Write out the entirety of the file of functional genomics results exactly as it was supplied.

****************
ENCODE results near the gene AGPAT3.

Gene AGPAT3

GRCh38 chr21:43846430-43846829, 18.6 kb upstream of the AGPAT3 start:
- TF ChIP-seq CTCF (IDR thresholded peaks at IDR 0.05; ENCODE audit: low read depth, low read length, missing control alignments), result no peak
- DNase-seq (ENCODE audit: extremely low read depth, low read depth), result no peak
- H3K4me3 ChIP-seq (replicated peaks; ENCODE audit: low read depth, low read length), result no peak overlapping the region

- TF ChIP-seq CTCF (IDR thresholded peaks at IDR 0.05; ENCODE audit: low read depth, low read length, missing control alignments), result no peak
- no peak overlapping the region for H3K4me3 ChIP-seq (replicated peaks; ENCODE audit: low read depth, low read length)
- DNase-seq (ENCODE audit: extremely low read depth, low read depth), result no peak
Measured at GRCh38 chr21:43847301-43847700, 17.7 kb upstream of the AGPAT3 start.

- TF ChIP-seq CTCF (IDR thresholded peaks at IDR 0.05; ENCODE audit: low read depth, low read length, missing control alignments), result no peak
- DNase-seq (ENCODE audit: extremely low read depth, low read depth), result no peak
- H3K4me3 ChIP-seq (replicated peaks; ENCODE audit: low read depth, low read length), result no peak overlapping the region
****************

ENCODE results near the gene AGPAT3.

Gene AGPAT3

GRCh38 chr21:43846430-43846829, 18.6 kb upstream of the AGPAT3 start:
- TF ChIP-seq CTCF (IDR thresholded peaks at IDR 0.05; ENCODE audit: low read depth, low read length, missing control alignments), result no peak
- DNase-seq (ENCODE audit: extremely low read depth, low read depth), result no peak
- H3K4me3 ChIP-seq (replicated peaks; ENCODE audit: low read depth, low read length), result no peak overlapping the region

- TF ChIP-seq CTCF (IDR thresholded peaks at IDR 0.05; ENCODE audit: low read depth, low read length, missing control alignments), result no peak
- no peak overlapping the region for H3K4me3 ChIP-seq (replicated peaks; ENCODE audit: low read depth, low read length)
- DNase-seq (ENCODE audit: extremely low read depth, low read depth), result no peak
Measured at GRCh38 chr21:43847301-43847700, 17.7 kb upstream of the AGPAT3 start.

- TF ChIP-seq CTCF (IDR thresholded peaks at IDR 0.05; ENCODE audit: low read depth, low read length, missing control alignments), result no peak
- DNase-seq (ENCODE audit: extremely low read depth, low read depth), result no peak
- H3K4me3 ChIP-seq (replicated peaks; ENCODE audit: low read depth, low read length), result no peak overlapping the region